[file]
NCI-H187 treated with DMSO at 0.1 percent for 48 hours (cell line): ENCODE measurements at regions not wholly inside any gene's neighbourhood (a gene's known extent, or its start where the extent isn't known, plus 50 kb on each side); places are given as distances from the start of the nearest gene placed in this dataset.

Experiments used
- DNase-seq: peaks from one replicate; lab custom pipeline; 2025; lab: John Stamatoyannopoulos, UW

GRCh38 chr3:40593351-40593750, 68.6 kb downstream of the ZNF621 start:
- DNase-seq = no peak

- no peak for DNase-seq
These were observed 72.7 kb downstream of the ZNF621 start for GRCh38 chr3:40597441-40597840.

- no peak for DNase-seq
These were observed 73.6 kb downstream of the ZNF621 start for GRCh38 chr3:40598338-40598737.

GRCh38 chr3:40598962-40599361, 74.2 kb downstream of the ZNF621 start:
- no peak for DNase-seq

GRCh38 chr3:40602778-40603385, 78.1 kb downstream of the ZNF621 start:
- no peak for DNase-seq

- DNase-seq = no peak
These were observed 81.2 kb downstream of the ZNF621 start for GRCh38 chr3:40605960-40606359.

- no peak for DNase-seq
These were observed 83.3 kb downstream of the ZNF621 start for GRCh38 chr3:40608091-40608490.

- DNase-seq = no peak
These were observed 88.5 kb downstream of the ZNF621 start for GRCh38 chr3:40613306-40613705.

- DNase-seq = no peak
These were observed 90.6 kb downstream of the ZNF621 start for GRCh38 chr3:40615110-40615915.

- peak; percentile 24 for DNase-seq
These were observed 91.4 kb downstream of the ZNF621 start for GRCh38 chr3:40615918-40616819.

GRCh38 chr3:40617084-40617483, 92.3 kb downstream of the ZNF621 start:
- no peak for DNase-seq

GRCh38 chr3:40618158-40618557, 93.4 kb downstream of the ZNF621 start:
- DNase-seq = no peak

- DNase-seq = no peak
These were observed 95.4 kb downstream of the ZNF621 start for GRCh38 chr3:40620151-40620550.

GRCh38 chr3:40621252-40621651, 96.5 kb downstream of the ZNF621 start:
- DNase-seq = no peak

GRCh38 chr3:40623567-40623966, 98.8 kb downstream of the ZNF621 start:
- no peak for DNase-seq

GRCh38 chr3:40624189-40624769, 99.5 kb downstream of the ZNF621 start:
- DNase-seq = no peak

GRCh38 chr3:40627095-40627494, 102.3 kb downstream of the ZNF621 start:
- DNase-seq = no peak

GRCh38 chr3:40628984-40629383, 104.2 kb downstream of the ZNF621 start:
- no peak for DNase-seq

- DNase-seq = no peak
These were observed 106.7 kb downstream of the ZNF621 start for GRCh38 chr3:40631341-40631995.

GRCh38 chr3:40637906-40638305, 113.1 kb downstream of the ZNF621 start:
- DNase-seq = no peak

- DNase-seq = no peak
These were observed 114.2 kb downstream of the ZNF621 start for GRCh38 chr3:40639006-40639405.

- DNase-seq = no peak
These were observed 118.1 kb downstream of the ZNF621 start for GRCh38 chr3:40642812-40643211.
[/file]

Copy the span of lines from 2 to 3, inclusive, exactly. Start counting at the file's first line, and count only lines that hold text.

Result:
Experiments used
- DNase-seq: peaks from one replicate; lab custom pipeline; 2025; lab: John Stamatoyannopoulos, UW